Despite a blacked out exhaust it doesn’t quite sound rebellious in the way a traditional V-twin bobber might. Still, Triumph does a parallel twin example so it’s not in a gang of one. What’s a bit of a surprise, given how well most Bobbers don’t take to corners, is ground clearance. Such designs usually sport next to none, but this is the opposite with 135mm; with its tall side walls it never exactly begs you to deck it but in a ride with other LAMS machinery this should not be left behind.
Certainly it leaves little in the way of metal shavings on the road when carving through turn-strewn roads. Bumpy corners are occasionally unsettling as the balloony tyre walls act a bit like secondary suspension but if you ease back, and ride it like a cruiser it is better than most simply because of its reassuring ground clearance, allowing surprising lean angles. All this is well and good, and not unexpected given its CB500 origins. But it’s the look that will sell the bike. We had all sorts eyeing up the mini-bobber, unsure of what it was but liking what they saw, some even coming up and asking for the skinny on it.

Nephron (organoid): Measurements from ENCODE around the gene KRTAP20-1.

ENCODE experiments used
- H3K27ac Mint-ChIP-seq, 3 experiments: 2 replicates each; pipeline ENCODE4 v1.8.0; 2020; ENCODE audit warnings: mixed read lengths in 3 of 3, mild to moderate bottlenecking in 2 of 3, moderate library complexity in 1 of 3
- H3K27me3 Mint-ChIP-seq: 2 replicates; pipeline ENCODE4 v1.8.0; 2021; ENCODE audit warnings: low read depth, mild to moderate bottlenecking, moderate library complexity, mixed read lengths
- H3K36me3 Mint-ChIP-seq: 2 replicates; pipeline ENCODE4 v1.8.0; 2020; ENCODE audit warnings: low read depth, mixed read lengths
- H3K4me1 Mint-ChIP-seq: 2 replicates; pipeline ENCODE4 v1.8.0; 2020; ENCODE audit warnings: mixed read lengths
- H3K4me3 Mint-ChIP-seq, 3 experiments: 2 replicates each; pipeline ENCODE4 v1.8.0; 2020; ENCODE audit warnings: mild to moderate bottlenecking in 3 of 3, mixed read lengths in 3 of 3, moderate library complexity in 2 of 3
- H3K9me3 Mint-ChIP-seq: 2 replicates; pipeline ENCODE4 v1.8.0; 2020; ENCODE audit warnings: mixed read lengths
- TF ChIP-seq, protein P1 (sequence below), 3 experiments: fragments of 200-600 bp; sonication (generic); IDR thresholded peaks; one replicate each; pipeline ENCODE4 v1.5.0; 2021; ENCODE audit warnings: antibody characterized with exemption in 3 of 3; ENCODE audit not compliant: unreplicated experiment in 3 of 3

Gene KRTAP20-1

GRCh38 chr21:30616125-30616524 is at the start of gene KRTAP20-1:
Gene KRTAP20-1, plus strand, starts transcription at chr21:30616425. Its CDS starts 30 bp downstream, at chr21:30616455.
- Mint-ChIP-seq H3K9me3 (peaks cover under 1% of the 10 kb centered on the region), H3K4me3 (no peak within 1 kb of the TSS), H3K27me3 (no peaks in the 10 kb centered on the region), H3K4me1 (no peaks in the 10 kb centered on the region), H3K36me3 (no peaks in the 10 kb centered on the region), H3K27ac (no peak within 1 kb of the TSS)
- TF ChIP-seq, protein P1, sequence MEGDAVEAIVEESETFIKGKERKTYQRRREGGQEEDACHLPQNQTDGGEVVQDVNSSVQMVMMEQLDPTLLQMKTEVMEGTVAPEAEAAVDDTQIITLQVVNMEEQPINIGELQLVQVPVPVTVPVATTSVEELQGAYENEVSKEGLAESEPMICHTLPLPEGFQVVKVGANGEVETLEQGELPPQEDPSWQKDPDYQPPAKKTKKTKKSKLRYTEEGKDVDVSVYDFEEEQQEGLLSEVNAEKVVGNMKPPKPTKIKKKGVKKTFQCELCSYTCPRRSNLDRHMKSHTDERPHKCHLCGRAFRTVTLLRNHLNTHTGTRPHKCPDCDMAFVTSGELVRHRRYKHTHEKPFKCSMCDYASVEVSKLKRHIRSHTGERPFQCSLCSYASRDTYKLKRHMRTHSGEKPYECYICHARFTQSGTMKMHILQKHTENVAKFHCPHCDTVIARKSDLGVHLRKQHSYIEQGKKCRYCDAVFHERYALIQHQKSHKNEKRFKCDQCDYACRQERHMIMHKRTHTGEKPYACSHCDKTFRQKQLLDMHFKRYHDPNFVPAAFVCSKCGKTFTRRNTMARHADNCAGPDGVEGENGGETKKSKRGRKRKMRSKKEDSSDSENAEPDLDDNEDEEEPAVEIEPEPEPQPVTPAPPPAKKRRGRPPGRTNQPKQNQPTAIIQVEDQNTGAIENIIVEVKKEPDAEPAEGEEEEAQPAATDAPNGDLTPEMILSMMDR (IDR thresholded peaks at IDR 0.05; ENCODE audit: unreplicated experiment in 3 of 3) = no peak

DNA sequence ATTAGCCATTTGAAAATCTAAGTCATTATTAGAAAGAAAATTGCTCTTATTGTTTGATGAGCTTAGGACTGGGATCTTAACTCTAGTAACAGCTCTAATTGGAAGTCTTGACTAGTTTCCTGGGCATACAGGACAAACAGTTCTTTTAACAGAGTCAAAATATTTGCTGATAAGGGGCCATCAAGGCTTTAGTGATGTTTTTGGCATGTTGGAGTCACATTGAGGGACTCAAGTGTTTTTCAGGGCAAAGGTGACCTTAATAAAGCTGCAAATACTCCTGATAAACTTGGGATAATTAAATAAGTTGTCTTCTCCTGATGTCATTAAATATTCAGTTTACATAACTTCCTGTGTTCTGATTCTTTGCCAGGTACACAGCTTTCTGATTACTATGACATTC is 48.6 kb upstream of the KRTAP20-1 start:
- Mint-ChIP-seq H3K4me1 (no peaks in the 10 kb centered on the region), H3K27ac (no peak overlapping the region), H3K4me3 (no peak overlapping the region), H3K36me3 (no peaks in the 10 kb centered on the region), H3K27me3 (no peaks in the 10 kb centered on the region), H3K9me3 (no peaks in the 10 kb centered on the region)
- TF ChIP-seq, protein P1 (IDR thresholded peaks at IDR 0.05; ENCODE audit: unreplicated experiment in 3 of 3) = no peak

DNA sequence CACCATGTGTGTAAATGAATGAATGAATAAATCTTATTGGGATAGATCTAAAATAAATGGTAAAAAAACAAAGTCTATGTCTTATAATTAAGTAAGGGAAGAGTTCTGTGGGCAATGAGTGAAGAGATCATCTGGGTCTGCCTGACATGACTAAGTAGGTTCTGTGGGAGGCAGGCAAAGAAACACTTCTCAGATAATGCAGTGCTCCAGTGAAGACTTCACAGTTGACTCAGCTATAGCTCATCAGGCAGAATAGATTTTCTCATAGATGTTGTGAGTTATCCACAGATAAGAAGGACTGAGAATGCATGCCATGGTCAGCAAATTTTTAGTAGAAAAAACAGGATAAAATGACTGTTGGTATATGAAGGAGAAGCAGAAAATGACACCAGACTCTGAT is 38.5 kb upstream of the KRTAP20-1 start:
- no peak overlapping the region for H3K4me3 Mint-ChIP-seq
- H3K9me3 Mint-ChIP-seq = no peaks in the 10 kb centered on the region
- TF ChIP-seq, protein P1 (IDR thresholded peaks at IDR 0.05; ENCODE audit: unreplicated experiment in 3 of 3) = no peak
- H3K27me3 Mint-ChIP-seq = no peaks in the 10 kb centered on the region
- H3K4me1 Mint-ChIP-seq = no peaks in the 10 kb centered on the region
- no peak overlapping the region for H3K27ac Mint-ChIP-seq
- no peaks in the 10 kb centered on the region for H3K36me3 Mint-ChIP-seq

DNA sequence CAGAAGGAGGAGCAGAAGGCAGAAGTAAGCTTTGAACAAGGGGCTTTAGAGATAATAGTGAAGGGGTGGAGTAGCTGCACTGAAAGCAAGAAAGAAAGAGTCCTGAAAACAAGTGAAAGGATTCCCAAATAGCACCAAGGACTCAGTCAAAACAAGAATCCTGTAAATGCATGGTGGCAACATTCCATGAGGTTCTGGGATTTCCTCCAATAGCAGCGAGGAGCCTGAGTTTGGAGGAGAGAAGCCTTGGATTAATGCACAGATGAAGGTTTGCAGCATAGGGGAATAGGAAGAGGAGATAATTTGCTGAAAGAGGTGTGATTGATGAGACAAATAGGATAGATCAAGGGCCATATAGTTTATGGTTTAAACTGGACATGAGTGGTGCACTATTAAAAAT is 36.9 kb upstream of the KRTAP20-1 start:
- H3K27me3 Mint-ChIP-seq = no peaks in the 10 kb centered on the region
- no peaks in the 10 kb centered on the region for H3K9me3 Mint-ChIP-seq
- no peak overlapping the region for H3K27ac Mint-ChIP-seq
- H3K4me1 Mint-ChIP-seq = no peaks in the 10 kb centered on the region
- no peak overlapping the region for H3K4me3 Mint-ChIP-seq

The bottom line is that for $10,990 you’re getting a LAMS legal machine that does something most bobbers don’t and that’s having a crack at everything and doing it all quite well. What it does best is stop people in their tracks so if you’re an extroverted type seeking the bobber look, and don’t want to overspend on your custom cruiser, this is probably the least expensive entry point to the genre. And you can customise it with running boards, leather luggage and the like.
For the same money you can get onto the Street 500, amongst Harley’s best selling machinery here, or Hyosung’s ST7 but neither V-twin-powered device will be as quick, wieldy or thrifty, both being significantly heavier. Same for the Vulcan S which is a bit more expensive, and similarly Yamaha’s XVS 650 duo. Nor is any of these cruisers in the bobber style and that’s what may well appeal to those eyeing up the CMX.
In the Rebel they get something that’s eye candy and is also a great learner machine. Can’t ask for much more than that.
|Engine||471cc, liquid-cooled, fuel injected, IL2, 34kW/45Nm||Drivetrain||6-speed, chain final drive|